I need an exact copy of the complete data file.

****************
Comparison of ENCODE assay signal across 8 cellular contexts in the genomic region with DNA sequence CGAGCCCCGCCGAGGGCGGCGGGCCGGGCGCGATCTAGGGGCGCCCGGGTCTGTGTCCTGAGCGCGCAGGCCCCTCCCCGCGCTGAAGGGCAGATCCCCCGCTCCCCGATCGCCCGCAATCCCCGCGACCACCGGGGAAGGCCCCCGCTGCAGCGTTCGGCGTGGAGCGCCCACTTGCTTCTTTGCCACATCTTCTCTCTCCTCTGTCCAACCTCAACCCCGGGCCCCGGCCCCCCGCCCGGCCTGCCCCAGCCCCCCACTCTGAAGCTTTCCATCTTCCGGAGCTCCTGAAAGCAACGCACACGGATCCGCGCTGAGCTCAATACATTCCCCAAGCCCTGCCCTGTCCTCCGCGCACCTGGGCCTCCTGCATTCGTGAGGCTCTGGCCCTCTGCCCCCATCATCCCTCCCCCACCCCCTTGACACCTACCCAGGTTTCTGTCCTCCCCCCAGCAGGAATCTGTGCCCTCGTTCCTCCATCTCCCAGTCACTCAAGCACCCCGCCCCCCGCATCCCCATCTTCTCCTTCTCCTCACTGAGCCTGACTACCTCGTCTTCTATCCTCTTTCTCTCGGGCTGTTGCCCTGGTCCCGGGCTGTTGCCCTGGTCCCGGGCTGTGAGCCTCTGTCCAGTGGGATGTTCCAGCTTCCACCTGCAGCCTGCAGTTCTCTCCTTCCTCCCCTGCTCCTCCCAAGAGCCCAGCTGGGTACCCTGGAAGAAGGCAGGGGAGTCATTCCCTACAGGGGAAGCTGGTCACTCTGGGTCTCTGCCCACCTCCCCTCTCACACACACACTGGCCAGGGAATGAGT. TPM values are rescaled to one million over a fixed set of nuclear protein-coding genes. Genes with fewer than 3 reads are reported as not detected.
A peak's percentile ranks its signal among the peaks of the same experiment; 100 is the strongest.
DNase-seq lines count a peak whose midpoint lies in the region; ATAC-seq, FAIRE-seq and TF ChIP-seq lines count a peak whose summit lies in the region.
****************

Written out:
Comparison of ENCODE assay signal across 8 cellular contexts in the genomic region with DNA sequence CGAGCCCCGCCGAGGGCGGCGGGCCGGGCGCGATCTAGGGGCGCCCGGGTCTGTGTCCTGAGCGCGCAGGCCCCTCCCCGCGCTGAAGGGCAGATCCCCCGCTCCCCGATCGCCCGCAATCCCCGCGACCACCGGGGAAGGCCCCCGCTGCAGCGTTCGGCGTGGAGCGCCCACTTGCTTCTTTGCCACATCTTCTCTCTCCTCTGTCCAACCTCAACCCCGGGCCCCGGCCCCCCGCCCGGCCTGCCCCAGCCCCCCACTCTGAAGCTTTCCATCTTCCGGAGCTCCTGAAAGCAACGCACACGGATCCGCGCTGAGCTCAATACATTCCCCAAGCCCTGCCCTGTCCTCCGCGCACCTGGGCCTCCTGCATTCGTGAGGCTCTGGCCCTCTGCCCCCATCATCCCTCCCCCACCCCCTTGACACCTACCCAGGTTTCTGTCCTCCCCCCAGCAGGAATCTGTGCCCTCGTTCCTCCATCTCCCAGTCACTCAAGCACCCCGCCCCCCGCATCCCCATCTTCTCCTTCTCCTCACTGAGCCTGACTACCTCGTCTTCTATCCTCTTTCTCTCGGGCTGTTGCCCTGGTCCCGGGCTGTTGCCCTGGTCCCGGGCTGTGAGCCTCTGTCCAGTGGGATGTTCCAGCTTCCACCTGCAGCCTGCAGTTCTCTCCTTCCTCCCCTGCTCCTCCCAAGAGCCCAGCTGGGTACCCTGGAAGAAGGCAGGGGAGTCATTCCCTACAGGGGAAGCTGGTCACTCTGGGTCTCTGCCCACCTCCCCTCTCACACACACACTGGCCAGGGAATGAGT. TPM values are rescaled to one million over a fixed set of nuclear protein-coding genes. Genes with fewer than 3 reads are reported as not detected.
A peak's percentile ranks its signal among the peaks of the same experiment; 100 is the strongest.
DNase-seq lines count a peak whose midpoint lies in the region; ATAC-seq, FAIRE-seq and TF ChIP-seq lines count a peak whose summit lies in the region.